Both Smith and Marx’s theory on labor productivity provides the first general framework of what it is one needs to consider when pondering labor productivity. However, to pinpoint the relationship between internet connectivity and productivity we need to consider other measurable specific factors that could influence productivity. The ability of other economists after Smith and Marx to comprehend specific variables that could affect productivity and then investigate it was made possible through the theoretical framework their body of work provided. In the twentieth century after Smith and Marx, Charles Cobb and Paul Douglas developed a production function that measures the productive potential of a country (Hajkova et al., 2007). This past research is linked to the theory of productivity by Smith and is thus useful for this paper as the developed production function indirectly shows that the level of the average product of labor depends on specific variables such as capital and technical change. The Cobb Douglas production function is as follows: = where X, A, L, and K represent output at either firm/country level, technical change, labor, and capital respectively (Zellner et al., 1966). Rearranged as ∂ ∂ = −1 = , the Cobb Douglas function predicts a positive impact of technical change and capital on labor productivity. It is important to note that this production function makes certain assumptions that one could consider restrictive. For instance, the share of labor and capital in output is assumed to be constant at 75% and 25% respectively (Hajkova et al., 2007). In addition, it presumes constant returns to scale which restricts the elasticity of output concerning labor and capital to values between zero and one and their sum to being equal to one (Hajkova et al., 2007).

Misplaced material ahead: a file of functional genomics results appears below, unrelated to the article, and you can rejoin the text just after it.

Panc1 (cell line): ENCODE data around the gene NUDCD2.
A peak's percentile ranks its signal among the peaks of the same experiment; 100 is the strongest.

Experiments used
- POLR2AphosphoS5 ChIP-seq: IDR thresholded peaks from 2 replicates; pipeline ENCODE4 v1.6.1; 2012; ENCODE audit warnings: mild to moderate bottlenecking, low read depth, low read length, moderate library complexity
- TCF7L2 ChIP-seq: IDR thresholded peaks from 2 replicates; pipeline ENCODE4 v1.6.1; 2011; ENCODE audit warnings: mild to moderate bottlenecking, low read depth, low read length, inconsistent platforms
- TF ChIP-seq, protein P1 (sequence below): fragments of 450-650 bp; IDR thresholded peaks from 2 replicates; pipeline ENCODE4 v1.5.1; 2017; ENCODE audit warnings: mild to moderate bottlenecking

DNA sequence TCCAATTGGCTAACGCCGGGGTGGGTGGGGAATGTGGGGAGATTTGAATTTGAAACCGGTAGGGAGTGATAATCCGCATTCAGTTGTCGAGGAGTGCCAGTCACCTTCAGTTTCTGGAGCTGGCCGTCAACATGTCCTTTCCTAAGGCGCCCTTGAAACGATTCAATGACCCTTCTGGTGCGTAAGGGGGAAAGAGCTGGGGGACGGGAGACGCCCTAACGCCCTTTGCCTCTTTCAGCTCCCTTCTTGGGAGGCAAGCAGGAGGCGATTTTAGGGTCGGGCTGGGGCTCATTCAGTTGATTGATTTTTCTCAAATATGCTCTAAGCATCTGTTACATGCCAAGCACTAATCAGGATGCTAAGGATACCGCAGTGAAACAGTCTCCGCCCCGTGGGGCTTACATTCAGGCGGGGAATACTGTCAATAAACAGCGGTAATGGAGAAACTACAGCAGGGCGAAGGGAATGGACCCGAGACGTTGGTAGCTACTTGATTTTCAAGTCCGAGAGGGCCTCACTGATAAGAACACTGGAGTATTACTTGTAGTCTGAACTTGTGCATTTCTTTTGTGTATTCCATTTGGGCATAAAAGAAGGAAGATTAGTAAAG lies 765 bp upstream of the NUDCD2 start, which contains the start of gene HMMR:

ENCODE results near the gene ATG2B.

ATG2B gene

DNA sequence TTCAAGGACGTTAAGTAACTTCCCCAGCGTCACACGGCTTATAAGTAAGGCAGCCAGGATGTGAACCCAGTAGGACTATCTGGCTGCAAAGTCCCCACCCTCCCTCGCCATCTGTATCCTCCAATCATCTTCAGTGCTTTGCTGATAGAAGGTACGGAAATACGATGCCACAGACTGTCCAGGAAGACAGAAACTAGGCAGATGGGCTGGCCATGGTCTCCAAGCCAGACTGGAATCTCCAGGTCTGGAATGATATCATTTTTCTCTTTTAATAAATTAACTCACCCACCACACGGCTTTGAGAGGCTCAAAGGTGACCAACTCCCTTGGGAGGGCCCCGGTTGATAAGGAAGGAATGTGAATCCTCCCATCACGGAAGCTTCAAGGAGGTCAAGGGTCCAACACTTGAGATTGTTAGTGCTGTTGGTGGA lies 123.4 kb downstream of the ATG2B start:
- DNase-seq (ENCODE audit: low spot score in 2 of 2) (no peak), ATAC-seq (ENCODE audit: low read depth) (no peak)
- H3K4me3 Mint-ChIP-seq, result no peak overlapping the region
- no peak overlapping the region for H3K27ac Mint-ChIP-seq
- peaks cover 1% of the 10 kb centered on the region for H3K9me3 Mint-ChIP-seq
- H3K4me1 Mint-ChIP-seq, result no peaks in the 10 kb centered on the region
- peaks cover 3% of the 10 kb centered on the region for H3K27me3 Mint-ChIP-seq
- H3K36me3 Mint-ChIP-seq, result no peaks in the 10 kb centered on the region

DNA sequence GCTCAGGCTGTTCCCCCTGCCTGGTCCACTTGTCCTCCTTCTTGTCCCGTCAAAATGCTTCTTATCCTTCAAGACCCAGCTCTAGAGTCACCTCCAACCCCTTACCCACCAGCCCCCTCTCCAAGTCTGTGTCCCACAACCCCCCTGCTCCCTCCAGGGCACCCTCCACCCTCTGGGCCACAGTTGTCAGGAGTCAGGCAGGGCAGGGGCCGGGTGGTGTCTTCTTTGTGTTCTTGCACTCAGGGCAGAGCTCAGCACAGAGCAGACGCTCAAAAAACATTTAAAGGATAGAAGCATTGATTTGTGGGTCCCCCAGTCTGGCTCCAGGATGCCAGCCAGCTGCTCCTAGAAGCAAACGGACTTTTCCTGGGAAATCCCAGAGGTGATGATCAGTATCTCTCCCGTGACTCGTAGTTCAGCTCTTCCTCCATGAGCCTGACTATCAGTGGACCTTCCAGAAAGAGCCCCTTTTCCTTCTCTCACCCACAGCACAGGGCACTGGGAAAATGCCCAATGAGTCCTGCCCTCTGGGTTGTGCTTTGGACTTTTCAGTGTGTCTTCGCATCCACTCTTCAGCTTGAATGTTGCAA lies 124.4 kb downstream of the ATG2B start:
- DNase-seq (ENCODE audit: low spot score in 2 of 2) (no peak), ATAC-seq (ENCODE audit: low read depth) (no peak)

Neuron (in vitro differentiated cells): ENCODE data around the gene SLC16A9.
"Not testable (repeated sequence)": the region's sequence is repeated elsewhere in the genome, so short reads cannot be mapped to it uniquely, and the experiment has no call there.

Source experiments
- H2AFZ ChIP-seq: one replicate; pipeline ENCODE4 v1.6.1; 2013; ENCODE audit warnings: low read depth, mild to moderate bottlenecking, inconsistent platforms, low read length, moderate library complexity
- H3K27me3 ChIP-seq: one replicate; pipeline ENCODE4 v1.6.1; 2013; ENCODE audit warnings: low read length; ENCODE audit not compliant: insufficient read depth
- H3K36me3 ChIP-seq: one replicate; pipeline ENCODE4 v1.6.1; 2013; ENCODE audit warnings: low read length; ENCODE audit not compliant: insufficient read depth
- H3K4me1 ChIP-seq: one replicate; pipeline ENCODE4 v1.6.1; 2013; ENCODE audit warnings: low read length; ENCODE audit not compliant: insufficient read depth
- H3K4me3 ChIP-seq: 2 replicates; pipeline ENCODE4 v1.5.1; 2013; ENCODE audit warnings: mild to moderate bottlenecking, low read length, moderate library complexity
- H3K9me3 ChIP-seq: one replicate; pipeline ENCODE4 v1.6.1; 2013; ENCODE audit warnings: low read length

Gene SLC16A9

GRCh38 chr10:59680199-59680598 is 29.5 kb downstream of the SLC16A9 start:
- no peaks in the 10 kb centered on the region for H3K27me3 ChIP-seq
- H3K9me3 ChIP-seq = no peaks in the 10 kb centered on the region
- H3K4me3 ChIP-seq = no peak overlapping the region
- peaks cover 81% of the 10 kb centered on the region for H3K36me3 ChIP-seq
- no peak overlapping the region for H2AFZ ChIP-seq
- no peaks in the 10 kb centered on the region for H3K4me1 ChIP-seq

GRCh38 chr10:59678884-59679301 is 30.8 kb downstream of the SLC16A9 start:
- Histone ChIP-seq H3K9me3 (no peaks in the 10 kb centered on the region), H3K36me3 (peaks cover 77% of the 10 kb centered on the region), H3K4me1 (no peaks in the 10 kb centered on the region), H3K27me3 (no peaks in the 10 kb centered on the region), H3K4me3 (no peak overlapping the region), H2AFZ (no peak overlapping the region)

Another study that will help guide the process of answering the research question is on the effect of human capital on labor productivity. There have been several past studies on human capital theory including what the most important components are to consider when measuring human capital. Schooling is an element that many researchers on the topic find integral to increasing human capital (Delsen et al., 1999). However, it is up to debate which stage of schooling has the most effect on labor productivity. In the view of Nelson et al. (1966), higher initial education which is a component of human capital is a source of productivity growth. The idea is that if you improve the higher education of laborers, you will increase the human capital they possess, thus their labor productivity. However, after applying their new model using data on 10 out of the 14 UK industries from 1995 to 1999, Delsen et al. (1999) suggest that investments in lower and intermediate education may be more profitable to obtain a high productivity level. The reason is that higher qualifications in education are useful for more flexible work as well as a role where one takes care of the efficient allocation of inputs. This fosters productivity but according to them, intermediate education contributes more to the static worker effect which is a more significant component of labor productivity (Delsen et al., 1999). All in all, the conclusion drawn from both studies is that human capital influences productivity in a positive way. A further study by Corvers (1997) on the impact of human capital on labor productivity in about 15 manufacturing sectors in each of the 7 European Union countries studied comes to the same conclusion. The years studied in this research are from 1988-to 1991. In this paper, human capital is measured by the employment shares of intermediate and highly -skilled workers, and labor productivity reflect the worker and the allocative effect of their labor (Corvers, 1997). The main finding of this paper is that the effect of intermediate and highly-skilled labor on sectoral labor productivity is positive. However, it is only the worker and allocative effect of highly-skilled labor that is found to be significantly positive in the low-skilled sector.